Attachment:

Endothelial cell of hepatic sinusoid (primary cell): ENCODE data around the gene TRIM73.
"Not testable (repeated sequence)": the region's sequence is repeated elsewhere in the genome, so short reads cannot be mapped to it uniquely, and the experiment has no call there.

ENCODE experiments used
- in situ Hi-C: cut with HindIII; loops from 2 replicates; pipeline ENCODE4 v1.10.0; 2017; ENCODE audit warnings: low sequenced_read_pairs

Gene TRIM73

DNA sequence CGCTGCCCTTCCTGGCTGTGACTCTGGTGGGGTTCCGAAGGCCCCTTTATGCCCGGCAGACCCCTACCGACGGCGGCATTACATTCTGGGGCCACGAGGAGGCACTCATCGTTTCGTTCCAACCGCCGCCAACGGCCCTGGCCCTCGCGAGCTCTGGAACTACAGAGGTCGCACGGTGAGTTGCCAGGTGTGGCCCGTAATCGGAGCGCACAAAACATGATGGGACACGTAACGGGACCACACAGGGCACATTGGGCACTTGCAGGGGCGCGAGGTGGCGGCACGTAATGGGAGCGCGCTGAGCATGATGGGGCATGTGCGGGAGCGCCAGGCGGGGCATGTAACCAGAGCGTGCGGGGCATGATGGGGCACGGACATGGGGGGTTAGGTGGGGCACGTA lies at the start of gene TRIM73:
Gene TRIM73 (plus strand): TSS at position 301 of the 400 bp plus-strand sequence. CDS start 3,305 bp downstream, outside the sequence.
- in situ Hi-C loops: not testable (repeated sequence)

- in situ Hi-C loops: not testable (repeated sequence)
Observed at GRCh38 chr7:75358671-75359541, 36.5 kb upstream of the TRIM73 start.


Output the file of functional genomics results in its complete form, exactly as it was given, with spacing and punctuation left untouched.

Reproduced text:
Endothelial cell of hepatic sinusoid (primary cell): ENCODE data around the gene TRIM73.
"Not testable (repeated sequence)": the region's sequence is repeated elsewhere in the genome, so short reads cannot be mapped to it uniquely, and the experiment has no call there.

ENCODE experiments used
- in situ Hi-C: cut with HindIII; loops from 2 replicates; pipeline ENCODE4 v1.10.0; 2017; ENCODE audit warnings: low sequenced_read_pairs

Gene TRIM73

DNA sequence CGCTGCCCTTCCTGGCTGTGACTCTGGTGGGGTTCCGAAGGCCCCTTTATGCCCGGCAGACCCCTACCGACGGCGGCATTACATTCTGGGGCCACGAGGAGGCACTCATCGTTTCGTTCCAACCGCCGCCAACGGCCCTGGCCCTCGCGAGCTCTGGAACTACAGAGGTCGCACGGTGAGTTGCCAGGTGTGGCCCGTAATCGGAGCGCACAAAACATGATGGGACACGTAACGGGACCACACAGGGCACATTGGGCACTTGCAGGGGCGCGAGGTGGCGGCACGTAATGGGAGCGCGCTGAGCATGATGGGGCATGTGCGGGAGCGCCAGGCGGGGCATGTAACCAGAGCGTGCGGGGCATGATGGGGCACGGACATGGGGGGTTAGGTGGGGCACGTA lies at the start of gene TRIM73:
Gene TRIM73 (plus strand): TSS at position 301 of the 400 bp plus-strand sequence. CDS start 3,305 bp downstream, outside the sequence.
- in situ Hi-C loops: not testable (repeated sequence)

- in situ Hi-C loops: not testable (repeated sequence)
Observed at GRCh38 chr7:75358671-75359541, 36.5 kb upstream of the TRIM73 start.